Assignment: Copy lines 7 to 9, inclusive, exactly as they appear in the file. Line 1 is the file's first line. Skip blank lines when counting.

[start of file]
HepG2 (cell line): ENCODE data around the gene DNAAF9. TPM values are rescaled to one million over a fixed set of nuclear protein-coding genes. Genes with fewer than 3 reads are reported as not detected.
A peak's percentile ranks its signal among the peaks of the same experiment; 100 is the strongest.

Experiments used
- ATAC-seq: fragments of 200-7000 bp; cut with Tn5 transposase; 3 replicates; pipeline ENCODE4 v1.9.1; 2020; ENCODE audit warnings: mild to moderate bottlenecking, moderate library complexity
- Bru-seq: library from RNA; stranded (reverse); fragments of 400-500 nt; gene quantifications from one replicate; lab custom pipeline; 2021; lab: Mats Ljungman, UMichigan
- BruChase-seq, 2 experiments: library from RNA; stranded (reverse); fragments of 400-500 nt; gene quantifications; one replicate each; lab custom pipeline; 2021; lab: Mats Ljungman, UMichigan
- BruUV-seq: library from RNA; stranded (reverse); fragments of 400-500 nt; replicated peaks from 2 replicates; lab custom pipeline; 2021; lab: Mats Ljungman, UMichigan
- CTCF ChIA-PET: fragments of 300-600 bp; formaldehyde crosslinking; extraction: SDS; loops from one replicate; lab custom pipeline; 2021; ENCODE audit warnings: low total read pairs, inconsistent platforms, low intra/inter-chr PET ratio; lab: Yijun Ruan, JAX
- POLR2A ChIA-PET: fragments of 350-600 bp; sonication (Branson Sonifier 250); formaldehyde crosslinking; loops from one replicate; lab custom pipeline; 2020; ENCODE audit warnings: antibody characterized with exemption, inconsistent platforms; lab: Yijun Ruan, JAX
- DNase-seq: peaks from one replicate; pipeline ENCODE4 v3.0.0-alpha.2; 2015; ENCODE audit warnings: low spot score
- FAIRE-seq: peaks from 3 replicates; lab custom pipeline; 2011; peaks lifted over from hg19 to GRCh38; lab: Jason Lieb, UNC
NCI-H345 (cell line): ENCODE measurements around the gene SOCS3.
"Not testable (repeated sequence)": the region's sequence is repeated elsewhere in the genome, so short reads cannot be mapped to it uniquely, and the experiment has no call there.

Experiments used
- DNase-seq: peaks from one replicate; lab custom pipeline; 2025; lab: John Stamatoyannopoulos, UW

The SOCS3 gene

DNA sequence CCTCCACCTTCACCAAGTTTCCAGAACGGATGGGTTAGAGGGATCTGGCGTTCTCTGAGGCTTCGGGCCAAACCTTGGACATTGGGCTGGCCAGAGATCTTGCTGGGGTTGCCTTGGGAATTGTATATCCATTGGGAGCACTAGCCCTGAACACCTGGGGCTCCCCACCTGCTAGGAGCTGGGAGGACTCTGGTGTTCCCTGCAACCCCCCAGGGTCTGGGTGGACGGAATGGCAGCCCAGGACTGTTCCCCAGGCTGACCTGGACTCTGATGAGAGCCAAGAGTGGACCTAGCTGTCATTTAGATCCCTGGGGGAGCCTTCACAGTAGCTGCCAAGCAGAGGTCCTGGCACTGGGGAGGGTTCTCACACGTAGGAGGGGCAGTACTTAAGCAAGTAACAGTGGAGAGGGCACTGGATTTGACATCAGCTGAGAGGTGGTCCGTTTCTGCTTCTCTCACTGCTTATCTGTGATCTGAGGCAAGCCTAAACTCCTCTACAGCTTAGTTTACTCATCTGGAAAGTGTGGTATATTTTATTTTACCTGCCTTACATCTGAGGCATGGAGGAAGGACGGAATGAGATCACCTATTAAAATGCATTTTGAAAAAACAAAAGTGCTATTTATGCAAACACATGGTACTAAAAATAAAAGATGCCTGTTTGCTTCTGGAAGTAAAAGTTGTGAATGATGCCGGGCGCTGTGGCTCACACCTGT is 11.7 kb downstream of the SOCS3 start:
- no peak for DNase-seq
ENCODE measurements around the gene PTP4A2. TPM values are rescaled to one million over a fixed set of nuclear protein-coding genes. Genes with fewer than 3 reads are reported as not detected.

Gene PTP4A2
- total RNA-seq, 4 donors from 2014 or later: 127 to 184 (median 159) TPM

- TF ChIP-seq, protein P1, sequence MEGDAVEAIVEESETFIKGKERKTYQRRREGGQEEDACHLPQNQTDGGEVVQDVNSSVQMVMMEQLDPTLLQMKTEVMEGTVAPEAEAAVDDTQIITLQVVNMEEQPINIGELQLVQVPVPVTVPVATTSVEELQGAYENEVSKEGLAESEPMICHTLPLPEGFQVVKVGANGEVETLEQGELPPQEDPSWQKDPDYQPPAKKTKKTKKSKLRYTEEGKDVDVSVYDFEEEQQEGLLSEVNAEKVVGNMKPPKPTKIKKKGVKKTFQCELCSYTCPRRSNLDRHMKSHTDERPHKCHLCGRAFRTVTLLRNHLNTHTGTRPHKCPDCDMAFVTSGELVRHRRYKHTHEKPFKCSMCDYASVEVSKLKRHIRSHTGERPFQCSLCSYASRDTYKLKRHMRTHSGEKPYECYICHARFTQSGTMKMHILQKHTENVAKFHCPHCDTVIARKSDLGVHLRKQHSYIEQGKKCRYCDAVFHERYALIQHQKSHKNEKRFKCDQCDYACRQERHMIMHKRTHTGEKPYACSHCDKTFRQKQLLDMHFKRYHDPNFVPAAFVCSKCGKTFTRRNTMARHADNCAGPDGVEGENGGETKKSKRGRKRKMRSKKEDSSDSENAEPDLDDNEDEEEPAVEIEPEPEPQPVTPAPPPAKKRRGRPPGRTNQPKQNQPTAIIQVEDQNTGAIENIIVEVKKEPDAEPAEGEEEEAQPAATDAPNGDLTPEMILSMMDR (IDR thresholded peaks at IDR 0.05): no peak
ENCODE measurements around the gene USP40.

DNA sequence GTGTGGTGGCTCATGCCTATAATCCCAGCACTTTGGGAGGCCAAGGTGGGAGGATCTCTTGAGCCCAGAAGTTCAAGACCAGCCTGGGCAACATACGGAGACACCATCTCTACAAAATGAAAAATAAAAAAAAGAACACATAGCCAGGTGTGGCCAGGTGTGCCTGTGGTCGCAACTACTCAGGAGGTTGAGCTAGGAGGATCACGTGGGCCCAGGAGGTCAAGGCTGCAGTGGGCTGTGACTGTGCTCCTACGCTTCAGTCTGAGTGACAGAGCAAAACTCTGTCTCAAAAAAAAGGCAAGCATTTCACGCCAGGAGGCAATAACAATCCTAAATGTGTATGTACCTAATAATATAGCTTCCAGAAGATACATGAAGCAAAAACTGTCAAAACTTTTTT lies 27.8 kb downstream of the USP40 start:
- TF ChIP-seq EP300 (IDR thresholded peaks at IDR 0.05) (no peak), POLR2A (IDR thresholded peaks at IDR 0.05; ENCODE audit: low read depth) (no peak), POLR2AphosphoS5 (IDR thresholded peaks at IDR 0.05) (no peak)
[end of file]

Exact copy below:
- BruUV-seq: library from RNA; stranded (reverse); fragments of 400-500 nt; replicated peaks from 2 replicates; lab custom pipeline; 2021; lab: Mats Ljungman, UMichigan
- CTCF ChIA-PET: fragments of 300-600 bp; formaldehyde crosslinking; extraction: SDS; loops from one replicate; lab custom pipeline; 2021; ENCODE audit warnings: low total read pairs, inconsistent platforms, low intra/inter-chr PET ratio; lab: Yijun Ruan, JAX
- POLR2A ChIA-PET: fragments of 350-600 bp; sonication (Branson Sonifier 250); formaldehyde crosslinking; loops from one replicate; lab custom pipeline; 2020; ENCODE audit warnings: antibody characterized with exemption, inconsistent platforms; lab: Yijun Ruan, JAX